Keith Creagh announced a few minutes ago at the DNR Natural Resources Commission meeting in Roscommon that he would approve the land purchase proposal offered by Graymont. The Canadian mining company now has the green light to turn over 10,000 acres of state-owned forest land into open pit and underground limestone quarries.
The DNR Natural Resources Commission rejected the January proposal in that it was too vague and there was no business plan. Graymont raised the price per ton it will pay the state to 30 cents, and offered the town of Rexton half a million dollars over 5 years to go into a fund to be used by the community and local schools. The new proposal provided more detail including:
- The direct sale of 1,781 acres of state-owned land and 7,026 acres of mineral rights to Graymont.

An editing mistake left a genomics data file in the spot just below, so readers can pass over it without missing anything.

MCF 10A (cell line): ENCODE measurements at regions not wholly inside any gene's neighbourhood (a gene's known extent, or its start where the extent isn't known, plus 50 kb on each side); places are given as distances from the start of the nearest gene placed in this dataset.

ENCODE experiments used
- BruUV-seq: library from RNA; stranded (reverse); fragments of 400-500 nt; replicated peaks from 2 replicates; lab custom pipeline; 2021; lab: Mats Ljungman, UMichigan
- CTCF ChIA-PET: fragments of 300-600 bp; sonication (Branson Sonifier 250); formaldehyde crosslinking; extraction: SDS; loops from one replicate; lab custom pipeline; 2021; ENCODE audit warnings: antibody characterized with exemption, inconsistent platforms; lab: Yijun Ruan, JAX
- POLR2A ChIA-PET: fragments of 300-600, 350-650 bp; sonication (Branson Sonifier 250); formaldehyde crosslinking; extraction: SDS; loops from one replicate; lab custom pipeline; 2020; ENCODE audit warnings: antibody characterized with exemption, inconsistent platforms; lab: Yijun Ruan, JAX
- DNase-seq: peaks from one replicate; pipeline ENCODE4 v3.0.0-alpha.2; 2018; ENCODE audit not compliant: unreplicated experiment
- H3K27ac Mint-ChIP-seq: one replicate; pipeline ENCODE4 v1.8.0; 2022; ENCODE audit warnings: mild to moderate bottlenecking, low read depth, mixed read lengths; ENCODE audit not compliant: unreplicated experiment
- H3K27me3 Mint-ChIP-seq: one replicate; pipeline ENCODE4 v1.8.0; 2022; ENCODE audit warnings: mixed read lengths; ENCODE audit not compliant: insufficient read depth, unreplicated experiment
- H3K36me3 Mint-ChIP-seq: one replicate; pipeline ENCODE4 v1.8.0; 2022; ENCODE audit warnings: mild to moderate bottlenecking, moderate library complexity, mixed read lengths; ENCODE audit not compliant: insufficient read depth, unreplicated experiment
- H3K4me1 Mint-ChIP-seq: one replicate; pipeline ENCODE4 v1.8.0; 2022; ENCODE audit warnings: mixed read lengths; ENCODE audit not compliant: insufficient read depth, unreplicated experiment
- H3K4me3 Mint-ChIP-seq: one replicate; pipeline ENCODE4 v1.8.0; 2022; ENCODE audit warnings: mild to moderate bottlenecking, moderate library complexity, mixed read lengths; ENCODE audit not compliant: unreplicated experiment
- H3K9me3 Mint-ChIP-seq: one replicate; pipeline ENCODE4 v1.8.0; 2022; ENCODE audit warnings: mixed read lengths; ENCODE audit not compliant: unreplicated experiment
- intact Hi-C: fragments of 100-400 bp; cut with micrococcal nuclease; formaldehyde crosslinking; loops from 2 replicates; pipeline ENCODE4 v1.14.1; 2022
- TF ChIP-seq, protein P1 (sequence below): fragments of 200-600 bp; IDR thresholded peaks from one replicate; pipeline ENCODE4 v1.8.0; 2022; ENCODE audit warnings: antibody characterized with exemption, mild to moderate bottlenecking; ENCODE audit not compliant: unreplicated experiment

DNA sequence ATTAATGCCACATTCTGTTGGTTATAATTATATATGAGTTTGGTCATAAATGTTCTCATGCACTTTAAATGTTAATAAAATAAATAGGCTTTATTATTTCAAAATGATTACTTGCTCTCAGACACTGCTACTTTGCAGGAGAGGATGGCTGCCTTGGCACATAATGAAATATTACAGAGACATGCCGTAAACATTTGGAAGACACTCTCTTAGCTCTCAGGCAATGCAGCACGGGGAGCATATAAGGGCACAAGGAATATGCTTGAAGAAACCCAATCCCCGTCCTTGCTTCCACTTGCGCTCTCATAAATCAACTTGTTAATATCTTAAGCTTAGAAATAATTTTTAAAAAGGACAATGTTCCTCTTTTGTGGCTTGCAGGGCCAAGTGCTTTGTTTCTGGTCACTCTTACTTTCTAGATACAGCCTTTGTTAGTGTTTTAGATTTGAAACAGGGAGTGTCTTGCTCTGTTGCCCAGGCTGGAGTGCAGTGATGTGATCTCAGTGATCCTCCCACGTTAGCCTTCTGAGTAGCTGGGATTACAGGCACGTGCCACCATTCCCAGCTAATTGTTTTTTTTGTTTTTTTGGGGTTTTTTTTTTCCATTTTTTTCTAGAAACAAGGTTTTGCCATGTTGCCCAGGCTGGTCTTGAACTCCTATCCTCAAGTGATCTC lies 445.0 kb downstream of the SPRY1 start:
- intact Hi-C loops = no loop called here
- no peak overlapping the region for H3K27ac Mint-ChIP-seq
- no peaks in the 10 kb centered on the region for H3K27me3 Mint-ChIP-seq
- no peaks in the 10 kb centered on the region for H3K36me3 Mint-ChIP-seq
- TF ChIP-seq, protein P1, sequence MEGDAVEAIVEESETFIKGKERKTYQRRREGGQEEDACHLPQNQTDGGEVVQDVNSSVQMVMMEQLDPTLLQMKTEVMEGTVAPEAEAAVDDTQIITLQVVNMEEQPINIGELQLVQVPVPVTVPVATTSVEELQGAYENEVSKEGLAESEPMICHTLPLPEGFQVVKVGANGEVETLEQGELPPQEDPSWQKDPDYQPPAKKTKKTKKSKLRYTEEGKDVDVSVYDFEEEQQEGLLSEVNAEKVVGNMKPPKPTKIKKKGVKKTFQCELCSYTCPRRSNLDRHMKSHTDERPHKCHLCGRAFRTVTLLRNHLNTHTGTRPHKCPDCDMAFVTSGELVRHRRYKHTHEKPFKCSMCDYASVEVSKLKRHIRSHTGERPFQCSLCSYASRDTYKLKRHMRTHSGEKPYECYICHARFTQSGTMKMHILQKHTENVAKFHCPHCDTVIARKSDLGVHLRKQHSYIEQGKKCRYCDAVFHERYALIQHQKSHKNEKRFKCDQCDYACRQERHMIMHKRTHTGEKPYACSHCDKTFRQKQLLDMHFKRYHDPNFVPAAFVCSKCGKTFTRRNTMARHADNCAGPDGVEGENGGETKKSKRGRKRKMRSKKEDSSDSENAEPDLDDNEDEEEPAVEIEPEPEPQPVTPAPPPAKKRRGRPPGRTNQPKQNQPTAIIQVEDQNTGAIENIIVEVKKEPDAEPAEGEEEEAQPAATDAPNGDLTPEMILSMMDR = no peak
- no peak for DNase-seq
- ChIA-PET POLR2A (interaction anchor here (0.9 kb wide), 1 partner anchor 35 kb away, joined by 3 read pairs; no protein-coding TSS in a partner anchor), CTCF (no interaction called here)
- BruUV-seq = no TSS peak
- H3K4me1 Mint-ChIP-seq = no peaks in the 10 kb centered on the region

- Land exchange whereby Graymont will acquire 830 acres of state-owned land.
- A ten year option to acquire an easement of 55 acres of state-owned land with an identified area of 535 acres.
Graymont received mineral rights and ownership of land that totals $4.5 million. The DNR will use money received from this land deal to purchase other public land. The largest portion of land that will be an underground mine will still be managed by the state and the public will still have access to large portion of it.
The questions that are not addressed in this deal is the impact such a large mining operation will have on air and water quality in the area. The total land now being turned into open pit and underground mines spans three counties. More people living in the UP will be affected than just the people of Rexton. There’s promises from Graymont that they will protect important wetlands in the area, and public easements will be moved at company expense.
Michigan land and precious natural resources continue to be sold off to low bidders, and the landscape of Michigan will be changed forever – and not for the better.